The Uberman Sleep Cycle Used By Tesla and Da Vinci

Image Credit: Pixabay

Most of us look forward to being able to get several solid hours of sack time (or fantasize about it, if you have little kids and realize it’s just not going to happen). If you’re someone who has more ideas than hours in the day (or years in your life), though, sleep can start to seem like one big, frustrating waste of time.

If you’re as big a Seinfeld fan as I am, here is where you start to realize you’ve heard about this Uberman Sleep Cycle before, and recall that in practice, it didn’t work so well for Kramer.

It seems counterintuitive that sleeping less could lead to more and better ideas. Sleep deprivation is linked to many not-so-great side effects like eating too much, leaving you as impaired as alcohol, deadening your ability to learn, and withering your brain.

That said, the science behind naps is also solid. People who lived in the pre-Industrial age seemed particularly attuned to that fact. They used to sleep in segments, twice a day, known as a biphasic sleep cycle.


Thinkers Nikola Tesla and Leonardo da Vinci, though, took things one step further with a polyphasic sleep cycle (sleeping more than three times a day), known as the Uberman.

Basically, they would take several shorter naps, around 20 minutes in length, throughout the day. They don’t have to be equal distances apart, and both da Vinci and Tesla adapted the practice for their own needs.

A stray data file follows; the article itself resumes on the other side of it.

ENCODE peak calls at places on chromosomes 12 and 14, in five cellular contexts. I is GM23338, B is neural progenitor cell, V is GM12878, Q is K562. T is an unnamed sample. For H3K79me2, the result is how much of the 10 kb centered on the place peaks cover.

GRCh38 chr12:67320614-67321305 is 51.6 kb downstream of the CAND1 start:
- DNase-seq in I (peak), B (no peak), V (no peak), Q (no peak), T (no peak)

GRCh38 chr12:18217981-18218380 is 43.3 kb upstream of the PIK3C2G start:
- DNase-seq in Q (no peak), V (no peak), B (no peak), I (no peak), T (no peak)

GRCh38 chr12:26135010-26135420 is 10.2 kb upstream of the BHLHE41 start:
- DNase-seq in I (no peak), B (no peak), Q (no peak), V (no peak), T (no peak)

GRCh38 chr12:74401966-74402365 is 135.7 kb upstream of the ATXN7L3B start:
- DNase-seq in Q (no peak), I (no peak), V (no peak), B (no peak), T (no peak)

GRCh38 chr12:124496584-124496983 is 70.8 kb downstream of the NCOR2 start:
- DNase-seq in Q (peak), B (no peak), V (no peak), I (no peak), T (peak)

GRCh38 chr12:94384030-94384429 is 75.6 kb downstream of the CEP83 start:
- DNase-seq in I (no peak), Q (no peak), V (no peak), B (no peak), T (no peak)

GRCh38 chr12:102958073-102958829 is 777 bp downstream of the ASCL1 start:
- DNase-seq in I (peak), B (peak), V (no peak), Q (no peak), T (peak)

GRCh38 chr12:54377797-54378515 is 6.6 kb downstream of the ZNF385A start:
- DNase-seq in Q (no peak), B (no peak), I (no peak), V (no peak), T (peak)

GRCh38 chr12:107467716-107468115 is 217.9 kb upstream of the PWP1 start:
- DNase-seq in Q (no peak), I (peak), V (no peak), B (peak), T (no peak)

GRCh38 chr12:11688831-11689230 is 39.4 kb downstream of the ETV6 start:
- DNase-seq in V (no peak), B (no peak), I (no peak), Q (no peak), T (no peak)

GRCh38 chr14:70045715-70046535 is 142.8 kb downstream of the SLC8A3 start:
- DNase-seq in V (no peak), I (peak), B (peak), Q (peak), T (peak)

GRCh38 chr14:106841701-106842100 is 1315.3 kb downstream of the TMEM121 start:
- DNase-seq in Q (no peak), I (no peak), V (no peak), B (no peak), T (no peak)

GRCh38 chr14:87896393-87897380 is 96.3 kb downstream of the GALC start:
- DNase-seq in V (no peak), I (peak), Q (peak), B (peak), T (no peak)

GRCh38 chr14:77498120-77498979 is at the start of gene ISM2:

Da Vinci (who Kramer attempted to copy), famously slept fifteen minutes every four hours, meaning that for every 24 hour period, he slept only around an hour and a half. The schedule gained him six extra productive hours a day, and 20 extra years of productivity during his lifetime.

Image Credit: Wikimedia Commons

And Tesla, he allegedly never slept more than two hours out of every 24, a practice that professors warned were killing him, and some speculate led to his mental breakdown at the age of 25.

As for whether or not any of this might actually have contributed to their genius, a 1989 study published in Work & Stress found that polyphasic sleep strategies do improve prolonged sustained performance – but given how things can turn out in reality, you won’t want to take it to these sorts of extremes.

If you do decide to give this a go in some way, shape, or form, please report back – I’m dying to know if you, too, end up in the Hudson River in a sack.

And you know, even if it’s not that dramatic, we still want to hear about it.